Ford Foundation Seeks Intervention Of Cultural, Faith Leaders In Tackling GBV In Nigeria
Ford Foundation’s Vice President, Mrs Hilary Pennington (middle) with traditional, religious leaders and other participants at the event in Eko Hotel, Lagos, Wednesday, 10th May 2023

Ford Foundation, UN Women Seek Intervention Of Cultural, Faith Leaders In Tackling GBV In Nigeria

1 year ago
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Ford Foundation has called on cultural and faith leaders to key into the global agenda of ending Gender-based Violence (GBV) by advancing policies that change social norms towards addressing that both in Nigeria and West Africa in general.

The NGO made the call during a roundtable organised in collaboration with the United Nations Women in Lagos on Wednesday.

Speaking at the one-day event held at Eko Hotel and Suites, Executive Vice President, Ford Foundation, Mrs Hilary Pennington, said the mission of the foundation is to advance human dignity and welfare, promote understanding among peoples and to disrupt all forms of inequality around the world.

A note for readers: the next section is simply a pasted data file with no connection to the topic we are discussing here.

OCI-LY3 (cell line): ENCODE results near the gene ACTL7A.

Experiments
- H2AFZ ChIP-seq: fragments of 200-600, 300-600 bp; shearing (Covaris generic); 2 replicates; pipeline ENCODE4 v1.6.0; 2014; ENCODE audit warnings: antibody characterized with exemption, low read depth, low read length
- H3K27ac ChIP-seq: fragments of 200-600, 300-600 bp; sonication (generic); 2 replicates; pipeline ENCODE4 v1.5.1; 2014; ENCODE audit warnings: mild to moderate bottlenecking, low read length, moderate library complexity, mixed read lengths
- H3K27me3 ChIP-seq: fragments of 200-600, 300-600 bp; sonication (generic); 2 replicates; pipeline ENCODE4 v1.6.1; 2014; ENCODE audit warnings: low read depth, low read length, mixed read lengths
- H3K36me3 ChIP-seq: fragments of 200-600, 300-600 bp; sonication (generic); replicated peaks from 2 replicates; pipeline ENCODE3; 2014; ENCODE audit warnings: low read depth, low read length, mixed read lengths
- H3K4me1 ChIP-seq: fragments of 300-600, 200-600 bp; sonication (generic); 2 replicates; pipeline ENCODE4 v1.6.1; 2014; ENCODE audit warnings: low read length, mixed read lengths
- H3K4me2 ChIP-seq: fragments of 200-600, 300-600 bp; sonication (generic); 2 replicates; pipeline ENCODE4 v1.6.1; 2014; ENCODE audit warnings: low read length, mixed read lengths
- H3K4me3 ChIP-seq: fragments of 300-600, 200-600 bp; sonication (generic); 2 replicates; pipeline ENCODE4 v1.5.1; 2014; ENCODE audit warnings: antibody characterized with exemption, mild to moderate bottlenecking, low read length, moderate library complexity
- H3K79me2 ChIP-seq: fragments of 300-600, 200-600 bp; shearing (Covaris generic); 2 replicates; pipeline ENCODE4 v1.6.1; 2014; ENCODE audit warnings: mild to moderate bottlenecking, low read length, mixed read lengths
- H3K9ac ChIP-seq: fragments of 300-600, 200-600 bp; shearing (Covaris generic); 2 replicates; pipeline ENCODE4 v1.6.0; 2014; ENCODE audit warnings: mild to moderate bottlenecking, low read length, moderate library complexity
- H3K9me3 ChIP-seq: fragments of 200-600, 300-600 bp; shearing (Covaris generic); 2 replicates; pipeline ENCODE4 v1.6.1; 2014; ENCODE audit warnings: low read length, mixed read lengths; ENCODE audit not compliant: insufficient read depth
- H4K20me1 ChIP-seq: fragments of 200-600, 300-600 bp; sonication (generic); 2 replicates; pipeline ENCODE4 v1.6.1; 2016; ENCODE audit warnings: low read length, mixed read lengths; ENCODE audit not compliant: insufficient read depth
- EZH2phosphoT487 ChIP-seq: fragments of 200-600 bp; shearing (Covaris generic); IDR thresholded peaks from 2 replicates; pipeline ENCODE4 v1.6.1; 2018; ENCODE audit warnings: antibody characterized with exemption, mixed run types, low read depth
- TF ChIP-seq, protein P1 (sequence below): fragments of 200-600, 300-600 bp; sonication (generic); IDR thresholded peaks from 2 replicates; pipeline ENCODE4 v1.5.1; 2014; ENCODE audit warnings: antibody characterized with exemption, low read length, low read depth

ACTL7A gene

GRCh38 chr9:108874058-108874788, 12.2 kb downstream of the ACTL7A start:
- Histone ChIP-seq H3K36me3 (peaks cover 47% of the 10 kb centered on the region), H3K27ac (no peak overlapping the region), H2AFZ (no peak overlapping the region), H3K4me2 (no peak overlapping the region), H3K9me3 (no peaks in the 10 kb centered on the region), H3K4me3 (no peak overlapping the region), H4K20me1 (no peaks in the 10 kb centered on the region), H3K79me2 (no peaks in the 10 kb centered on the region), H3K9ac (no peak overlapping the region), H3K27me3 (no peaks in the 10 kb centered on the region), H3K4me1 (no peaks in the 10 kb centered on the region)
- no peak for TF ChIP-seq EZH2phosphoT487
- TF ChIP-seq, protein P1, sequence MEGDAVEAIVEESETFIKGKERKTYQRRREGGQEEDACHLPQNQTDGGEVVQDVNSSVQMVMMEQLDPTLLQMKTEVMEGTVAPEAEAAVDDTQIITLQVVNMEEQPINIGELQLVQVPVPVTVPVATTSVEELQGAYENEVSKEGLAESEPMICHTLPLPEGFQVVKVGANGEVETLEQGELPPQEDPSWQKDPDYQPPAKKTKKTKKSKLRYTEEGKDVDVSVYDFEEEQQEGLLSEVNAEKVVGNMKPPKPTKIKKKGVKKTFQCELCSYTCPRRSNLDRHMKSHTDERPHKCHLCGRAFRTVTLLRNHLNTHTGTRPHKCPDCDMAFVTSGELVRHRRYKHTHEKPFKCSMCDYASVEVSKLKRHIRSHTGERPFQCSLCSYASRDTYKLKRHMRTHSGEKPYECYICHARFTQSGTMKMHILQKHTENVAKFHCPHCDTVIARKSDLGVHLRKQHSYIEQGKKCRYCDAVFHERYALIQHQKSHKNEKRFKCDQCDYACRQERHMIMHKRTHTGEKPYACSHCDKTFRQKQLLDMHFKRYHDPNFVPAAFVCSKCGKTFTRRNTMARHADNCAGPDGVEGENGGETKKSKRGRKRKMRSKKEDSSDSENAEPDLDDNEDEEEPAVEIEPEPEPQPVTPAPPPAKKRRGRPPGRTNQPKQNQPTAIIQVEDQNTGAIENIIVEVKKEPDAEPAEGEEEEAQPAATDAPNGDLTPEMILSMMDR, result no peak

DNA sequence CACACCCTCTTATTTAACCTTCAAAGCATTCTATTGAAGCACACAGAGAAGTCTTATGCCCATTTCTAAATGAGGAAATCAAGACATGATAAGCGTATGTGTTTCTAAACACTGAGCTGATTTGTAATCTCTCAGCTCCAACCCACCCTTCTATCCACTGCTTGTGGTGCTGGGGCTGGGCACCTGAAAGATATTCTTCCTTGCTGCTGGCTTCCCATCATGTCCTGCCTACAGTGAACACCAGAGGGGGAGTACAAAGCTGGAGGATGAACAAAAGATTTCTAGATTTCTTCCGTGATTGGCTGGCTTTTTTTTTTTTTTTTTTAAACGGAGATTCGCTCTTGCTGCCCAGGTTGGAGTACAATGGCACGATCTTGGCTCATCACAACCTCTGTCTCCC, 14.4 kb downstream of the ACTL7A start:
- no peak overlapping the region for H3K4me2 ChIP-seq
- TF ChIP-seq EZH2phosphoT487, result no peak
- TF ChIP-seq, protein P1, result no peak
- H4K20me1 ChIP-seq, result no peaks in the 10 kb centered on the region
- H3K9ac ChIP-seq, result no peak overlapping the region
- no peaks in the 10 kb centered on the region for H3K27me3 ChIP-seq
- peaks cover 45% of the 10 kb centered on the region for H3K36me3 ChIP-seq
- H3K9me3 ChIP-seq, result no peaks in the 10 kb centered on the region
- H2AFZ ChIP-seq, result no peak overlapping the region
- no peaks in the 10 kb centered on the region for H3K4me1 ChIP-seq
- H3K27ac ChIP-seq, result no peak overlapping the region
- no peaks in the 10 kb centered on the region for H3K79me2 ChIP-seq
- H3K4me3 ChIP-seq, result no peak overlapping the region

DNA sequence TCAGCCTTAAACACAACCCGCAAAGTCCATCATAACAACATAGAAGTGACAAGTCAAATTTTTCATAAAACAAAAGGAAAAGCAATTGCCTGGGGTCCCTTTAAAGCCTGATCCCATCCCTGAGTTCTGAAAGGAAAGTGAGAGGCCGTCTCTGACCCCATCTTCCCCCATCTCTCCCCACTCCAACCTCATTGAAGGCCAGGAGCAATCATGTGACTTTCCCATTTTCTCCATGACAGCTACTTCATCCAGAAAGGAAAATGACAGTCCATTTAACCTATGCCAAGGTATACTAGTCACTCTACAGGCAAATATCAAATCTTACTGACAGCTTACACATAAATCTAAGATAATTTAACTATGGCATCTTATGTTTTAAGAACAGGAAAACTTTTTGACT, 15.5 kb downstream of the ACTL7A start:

Ford Foundation’s Vice President, Mrs Hilary Pennington

Part of the work she said is to Promote gender justice which includes ending violence against women’s rights.

Prime Business Africa reports that the event focused on GBV and its effects on the society and the role that can be played by cultural and faith leaders, alongside Women Rights Organisations (WROs), to address it.

Pennington said that cultural and faith leaders in Nigeria and West Africa in general, need to play significant role in tackling GBV as they are custodians with wealth of experience in their communities that can be deployed in the campaign.

She said: “As an American foundation, even though we have an office in Nigeria, led by West Africans, we cannot do this work effectively without you, without your advice, guidance and your leadership and partnership. We do not understand how to work on these issues and the best ways, unless we can hear from you and do it together,” Pennington told the cultural and faith leaders gathered at the event.

“So, we are here to learn from you to hear your advice and your wisdom and then to stay together working in partnership,” she added.

She noted that looking at statistics of GBV cases globally, one would understand the impact of such on the potentials of people affected in terms of their contribution to national development.